Following Rangers’ strongly-worded response to ex-winger Barrie McKay’s ‘subhuman treatment’ accusation, sources close to the club have lifted the lid on why McKay and manager Pedro Caixinha really fell out.
It is Ibrox Noise’s understanding that Caixinha made a footballing request of McKay that the young winger apparently deemed ‘unacceptable’ and our information is he ‘downed tools’ and looked for an out.
Quite what the request was we do not absolutely know, but educated conjecture with the implication we received is that McKay was possibly asked to defend more, and frankly was not interested in doing so.
In blunt terms it is alleged McKay went into a huff over what was now expected of him by his new manager, and as other sources who spoke to a national media outlet revealed also, his effort diminished:
“Barrie was made a contract offer that would have doubled his wages and made him one of the highest paid players at the club. But he chose not to sign it and instead moved on this summer. Rangers wanted to keep him but it became apparent that he didn’t want to be at the club. His statistics in training showed that his attitude wasn’t right and that he didn’t want to be here.”
Quite what could possibly have qualified as, in McKay’s words, ‘treatment no human being should suffer’ in context of football is anyone’s guess, but his dismissal to the U20s does support the idea his ego had grown a little large and he was not prepare to buy into his new manager’s ethos.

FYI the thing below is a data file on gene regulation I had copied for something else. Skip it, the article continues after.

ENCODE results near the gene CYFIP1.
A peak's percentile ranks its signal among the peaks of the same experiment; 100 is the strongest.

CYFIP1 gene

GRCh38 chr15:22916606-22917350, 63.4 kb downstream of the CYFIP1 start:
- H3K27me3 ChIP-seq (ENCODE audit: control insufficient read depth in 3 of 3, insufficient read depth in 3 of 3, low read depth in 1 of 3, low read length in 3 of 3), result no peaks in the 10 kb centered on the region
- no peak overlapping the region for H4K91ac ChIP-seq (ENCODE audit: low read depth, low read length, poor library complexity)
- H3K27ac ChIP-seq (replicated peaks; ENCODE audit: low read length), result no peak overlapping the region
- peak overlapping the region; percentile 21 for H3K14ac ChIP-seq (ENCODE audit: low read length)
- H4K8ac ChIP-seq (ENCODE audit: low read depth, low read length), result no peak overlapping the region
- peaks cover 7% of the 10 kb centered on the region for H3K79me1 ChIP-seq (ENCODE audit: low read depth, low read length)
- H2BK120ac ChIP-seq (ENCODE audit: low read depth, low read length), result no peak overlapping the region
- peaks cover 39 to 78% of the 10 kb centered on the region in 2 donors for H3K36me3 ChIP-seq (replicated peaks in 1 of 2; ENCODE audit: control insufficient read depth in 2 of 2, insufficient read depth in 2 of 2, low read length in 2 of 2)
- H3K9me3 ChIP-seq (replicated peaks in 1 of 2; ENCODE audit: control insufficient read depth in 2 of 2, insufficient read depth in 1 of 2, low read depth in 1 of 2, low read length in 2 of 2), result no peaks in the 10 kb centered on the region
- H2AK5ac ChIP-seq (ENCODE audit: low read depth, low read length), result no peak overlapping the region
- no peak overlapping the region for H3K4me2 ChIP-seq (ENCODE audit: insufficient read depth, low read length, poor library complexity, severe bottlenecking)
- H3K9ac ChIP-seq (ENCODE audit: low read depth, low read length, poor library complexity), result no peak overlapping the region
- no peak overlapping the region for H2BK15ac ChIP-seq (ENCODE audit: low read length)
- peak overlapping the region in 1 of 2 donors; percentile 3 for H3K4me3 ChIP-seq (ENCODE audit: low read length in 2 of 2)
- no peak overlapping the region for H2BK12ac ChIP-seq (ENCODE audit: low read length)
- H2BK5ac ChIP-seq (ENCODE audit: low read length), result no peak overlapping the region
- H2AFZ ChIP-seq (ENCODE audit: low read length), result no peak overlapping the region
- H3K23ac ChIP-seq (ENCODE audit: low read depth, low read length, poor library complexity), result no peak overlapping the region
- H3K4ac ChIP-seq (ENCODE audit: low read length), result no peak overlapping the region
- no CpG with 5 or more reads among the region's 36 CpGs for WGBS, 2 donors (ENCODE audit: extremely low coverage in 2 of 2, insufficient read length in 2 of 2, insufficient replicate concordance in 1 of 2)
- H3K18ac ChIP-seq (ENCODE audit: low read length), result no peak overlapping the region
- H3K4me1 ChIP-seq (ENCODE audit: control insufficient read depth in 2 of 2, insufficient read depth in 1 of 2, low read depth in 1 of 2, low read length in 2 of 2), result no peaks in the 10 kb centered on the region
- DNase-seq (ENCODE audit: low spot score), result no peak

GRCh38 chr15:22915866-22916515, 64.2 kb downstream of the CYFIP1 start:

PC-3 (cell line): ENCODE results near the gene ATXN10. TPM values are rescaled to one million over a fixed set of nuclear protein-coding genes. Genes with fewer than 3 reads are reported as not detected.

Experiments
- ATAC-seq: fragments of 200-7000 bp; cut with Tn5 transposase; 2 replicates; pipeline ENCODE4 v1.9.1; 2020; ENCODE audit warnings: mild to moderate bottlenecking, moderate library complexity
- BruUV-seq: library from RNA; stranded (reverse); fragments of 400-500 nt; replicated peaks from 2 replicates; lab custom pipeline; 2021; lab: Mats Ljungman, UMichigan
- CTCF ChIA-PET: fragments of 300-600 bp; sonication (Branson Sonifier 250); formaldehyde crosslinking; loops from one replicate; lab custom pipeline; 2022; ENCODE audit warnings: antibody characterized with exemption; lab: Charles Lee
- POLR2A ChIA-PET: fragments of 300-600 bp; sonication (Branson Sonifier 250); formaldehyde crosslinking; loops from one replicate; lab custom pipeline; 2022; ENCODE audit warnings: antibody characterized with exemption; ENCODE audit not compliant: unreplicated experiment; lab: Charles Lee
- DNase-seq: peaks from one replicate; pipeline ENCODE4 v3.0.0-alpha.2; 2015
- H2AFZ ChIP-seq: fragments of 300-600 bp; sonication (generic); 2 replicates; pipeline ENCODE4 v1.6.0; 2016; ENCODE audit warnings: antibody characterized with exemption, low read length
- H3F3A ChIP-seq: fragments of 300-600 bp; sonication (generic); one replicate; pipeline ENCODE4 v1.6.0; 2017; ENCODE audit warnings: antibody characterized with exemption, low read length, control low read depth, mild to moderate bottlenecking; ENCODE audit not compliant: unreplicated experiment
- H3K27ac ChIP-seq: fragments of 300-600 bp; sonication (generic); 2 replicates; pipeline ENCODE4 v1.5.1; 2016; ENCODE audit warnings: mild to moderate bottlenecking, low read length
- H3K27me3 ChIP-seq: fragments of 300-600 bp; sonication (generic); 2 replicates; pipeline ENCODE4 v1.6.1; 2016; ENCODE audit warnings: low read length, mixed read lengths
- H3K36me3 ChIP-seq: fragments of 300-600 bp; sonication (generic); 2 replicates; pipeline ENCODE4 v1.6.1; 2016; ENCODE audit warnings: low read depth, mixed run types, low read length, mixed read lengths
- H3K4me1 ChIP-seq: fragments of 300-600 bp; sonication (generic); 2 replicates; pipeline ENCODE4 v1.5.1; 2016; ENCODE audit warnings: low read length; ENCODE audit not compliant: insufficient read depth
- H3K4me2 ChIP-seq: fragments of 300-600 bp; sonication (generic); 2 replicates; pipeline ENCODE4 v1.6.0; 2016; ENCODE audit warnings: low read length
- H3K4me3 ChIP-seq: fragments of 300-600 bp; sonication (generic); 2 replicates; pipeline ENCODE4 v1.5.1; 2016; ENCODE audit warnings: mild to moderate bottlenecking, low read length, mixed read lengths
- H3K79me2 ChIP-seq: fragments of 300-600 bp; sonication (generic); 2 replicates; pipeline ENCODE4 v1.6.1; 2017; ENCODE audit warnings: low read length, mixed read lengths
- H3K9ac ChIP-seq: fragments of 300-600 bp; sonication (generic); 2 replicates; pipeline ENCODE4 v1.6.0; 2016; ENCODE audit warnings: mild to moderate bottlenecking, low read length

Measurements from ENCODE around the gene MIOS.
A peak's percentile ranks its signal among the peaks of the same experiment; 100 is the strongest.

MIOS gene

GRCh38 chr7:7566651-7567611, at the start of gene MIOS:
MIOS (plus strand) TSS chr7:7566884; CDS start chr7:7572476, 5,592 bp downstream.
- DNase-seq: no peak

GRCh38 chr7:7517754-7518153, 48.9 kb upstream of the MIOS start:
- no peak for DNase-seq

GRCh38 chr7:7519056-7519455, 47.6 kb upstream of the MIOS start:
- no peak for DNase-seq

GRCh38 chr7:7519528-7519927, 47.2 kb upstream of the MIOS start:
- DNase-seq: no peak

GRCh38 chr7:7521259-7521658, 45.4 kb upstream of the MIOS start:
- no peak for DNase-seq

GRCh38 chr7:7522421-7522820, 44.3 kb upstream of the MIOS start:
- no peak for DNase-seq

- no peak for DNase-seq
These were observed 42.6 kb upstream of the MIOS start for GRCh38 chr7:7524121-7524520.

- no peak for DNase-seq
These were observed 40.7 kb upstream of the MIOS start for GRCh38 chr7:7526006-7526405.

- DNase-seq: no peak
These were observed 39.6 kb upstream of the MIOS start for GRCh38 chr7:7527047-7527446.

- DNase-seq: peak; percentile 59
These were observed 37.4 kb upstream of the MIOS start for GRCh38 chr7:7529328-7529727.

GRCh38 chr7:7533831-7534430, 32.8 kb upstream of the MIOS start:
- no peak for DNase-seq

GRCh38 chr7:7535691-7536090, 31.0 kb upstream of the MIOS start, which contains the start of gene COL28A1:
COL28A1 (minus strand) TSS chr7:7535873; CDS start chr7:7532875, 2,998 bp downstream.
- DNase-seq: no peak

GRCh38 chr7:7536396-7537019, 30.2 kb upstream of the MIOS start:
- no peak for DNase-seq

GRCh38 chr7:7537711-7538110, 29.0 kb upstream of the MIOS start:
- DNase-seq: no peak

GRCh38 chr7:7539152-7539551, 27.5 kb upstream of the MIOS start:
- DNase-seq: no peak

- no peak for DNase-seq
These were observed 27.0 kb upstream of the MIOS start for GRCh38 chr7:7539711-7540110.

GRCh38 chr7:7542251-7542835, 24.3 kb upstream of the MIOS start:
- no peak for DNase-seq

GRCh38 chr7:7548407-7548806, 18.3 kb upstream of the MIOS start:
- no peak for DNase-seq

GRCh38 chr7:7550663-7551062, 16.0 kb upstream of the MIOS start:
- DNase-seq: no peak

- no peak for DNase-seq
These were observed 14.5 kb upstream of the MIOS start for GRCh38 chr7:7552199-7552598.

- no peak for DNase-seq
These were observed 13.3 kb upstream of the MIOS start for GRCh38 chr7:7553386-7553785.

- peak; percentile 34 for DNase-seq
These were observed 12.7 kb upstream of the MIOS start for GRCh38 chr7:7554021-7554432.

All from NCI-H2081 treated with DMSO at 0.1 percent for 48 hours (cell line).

Furthermore, when we watched the defensive rotation on the right between Candeias and Tavernier on Saturday, it has become evident that defence is now being properly instilled on Rangers’ flanks.
Whether that commitment led to McKay’s exit we cannot truly ever know but the irony is that it seems he may have mentally departed Ibrox long before he actually did, with his contract rejection fresh in his mind.
McKay was very much a Warburton player, and following his beloved ex-manager’s departure in February, McKay rejected a new deal in April; probably with one eye on the City Ground in Nottingham, with Bread Man appointed there a month earlier, and McKay barely even denies that himself:
“In fairness, because of the way he managed me when he was at Rangers, I did feel that I owed him a lot. He got me here, so now I hope I can repay him for that.”
The saddest part about McKay’s departure is how few Rangers fans are actually disappointed he has gone. With Rangers linked to plenty of wingers and looking the part following the weekend’s commendable outing, it seems McKay will be consigned to Rangers’ history books.
We move on.